“I’ve also been commanded to delete photos on numerous occasions,” Roeben said. “I often remind visitors they do not have to follow this directive. No one can force you to delete photos or video. You may not be welcome at the casino anymore, but it’s your decision to comply or not.”
The Bigger Picture
Because there’s nothing casinos can do to stop selfie-taking, most are slowly relaxing, or seriously rewriting, their photo bans. Photo tolerance varies by casino. Caesars Palace and the Sahara, for example, have always tended toward the less tolerant end of the spectrum. The Strat, on the other hand, actively encourages selfies, placing their social-media hashtags on their baccarat, blackjack, and craps tables. Four Queens and Rampart casinos also encourage selfies.
In the middle are casinos such as Park MGM, which dedicate specific zones on the floor – away from live tables and slots – for selfie-taking.
What most casinos try to implement these days is a nuanced policy that considers the type of photographs being taken before guests are asked to refrain. Some types are more permissible than others. You still will frequently see a “no photos” sign, but it’s primarily there to justify action against the less permissible types.
What’s Allowed and What’s Not
You’re good taking one or two quick selfies just about anywhere on a casino floor these days. Most tourists do anyway. But photograph an active-play table, even in the background of your selfie, and you’re taking more of a chance. In addition to potentially violating guest privacy, the casino may be concerned that your photo is part of a cheating scam.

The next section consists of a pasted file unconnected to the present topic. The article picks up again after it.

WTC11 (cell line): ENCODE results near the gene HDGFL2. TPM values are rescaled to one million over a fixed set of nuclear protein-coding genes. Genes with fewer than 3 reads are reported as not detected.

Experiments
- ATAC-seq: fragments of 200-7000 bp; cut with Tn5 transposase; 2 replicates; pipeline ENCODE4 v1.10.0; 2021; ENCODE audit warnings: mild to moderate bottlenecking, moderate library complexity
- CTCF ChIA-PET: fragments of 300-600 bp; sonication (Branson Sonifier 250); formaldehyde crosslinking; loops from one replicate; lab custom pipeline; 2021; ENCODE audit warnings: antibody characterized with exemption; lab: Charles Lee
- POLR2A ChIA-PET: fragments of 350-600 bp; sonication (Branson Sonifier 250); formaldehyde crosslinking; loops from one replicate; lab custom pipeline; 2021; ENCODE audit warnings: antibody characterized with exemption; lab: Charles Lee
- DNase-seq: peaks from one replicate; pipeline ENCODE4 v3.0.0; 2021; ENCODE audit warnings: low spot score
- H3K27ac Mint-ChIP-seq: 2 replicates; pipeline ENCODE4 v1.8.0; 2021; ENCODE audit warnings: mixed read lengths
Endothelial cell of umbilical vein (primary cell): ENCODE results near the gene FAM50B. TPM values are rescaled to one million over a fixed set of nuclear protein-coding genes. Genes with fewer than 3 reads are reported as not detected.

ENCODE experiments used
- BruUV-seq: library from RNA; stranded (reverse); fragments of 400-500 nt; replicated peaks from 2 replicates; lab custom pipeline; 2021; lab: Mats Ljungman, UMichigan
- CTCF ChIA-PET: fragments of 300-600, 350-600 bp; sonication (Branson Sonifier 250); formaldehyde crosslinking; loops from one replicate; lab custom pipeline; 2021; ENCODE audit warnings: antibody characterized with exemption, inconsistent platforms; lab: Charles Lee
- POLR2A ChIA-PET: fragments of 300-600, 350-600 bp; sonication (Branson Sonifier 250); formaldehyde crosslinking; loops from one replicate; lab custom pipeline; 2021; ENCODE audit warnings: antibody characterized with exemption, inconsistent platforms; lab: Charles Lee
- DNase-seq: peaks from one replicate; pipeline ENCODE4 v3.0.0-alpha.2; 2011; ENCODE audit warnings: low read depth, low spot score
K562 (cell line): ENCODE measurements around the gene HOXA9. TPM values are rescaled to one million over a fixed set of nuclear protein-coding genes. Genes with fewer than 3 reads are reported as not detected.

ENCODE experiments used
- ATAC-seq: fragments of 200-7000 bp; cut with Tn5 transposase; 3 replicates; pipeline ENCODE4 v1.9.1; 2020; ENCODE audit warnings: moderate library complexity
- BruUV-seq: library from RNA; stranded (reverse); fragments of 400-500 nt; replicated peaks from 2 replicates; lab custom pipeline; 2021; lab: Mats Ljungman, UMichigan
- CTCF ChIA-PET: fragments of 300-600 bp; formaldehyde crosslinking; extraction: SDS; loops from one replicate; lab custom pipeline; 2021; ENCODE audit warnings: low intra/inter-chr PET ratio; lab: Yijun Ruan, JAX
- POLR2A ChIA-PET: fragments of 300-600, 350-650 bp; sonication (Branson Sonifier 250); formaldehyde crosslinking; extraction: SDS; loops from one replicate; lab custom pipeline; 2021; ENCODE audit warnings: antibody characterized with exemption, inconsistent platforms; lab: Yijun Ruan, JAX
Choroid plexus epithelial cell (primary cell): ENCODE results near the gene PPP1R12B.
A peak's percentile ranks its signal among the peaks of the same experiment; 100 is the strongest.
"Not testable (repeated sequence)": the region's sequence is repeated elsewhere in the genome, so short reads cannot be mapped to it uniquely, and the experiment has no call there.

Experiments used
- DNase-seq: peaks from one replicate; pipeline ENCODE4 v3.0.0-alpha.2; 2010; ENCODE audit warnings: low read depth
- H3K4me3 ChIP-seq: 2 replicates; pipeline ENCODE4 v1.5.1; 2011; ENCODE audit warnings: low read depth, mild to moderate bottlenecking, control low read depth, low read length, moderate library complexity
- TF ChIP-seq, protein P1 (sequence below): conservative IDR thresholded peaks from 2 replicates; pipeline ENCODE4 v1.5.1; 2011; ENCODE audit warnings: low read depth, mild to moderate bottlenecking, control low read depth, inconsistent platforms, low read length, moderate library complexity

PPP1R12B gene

If you want to gauge the speed of a casino’s security response, then photograph one of its cashier’s cages. You may not even get a warning before being escorted out. There’s almost no justifiable reason a casino can see for snapping such a photo other than plotting a future robbery, such as the ones committed at Resort’s World and Gold Coast in November 2022.
Because casinos consider moving images more disruptive to their other guests than still ones, videography, live streaming, and video conferencing are almost universally off-limits. Casinos break this rule only for social media influencers whose vlogs and slot channels are extremely popular. But even they must clear their live streaming ahead of time. Nobody is allowed to just randomly start FaceTiming in a casino.
“Casinos are grappling with dueling priorities,” Roeben said. “They want the business that influencers can drive, but also don’t want to disrupt the experience of their best players, often in high-limit slot rooms. Recently, casinos friendly to influencers have reconsidered their policies, so the story is still unfolding. But it’s indicative of some of the growing pains related to technology and casinos.”
Look for “Vegas Myths Busted” every Monday on Casino.org. Visit VegasMythsBusted.com to read previously busted Vegas myths. Got a suggestion for a Vegas myth that needs busting? Email firstname.lastname@example.org.